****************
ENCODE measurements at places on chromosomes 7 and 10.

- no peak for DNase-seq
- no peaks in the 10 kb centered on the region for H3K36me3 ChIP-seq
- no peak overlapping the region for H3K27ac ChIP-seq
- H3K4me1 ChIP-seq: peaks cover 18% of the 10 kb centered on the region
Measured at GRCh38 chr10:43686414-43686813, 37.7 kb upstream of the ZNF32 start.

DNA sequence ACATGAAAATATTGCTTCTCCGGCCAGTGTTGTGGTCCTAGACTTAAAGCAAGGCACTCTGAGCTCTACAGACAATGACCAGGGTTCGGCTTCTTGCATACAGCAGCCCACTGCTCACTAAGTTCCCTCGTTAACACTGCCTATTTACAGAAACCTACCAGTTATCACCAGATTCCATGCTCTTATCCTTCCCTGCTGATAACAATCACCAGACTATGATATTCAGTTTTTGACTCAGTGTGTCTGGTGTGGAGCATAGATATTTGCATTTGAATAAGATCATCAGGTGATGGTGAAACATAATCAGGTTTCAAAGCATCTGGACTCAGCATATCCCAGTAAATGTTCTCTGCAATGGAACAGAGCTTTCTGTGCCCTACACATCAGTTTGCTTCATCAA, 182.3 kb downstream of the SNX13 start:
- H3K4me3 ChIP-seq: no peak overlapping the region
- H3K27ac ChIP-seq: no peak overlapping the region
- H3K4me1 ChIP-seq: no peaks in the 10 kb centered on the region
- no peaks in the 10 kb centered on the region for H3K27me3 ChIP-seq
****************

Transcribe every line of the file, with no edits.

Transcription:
ENCODE measurements at places on chromosomes 7 and 10.

- no peak for DNase-seq
- no peaks in the 10 kb centered on the region for H3K36me3 ChIP-seq
- no peak overlapping the region for H3K27ac ChIP-seq
- H3K4me1 ChIP-seq: peaks cover 18% of the 10 kb centered on the region
Measured at GRCh38 chr10:43686414-43686813, 37.7 kb upstream of the ZNF32 start.

DNA sequence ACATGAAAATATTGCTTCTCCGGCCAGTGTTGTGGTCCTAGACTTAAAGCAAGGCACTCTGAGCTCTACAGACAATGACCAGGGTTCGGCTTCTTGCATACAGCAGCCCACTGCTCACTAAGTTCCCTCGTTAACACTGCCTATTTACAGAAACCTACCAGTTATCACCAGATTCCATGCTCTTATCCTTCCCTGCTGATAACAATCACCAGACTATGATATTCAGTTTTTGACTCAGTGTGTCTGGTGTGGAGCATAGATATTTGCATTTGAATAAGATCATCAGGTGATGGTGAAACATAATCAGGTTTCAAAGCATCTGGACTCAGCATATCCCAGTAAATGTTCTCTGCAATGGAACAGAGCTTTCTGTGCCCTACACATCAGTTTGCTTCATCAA, 182.3 kb downstream of the SNX13 start:
- H3K4me3 ChIP-seq: no peak overlapping the region
- H3K27ac ChIP-seq: no peak overlapping the region
- H3K4me1 ChIP-seq: no peaks in the 10 kb centered on the region
- no peaks in the 10 kb centered on the region for H3K27me3 ChIP-seq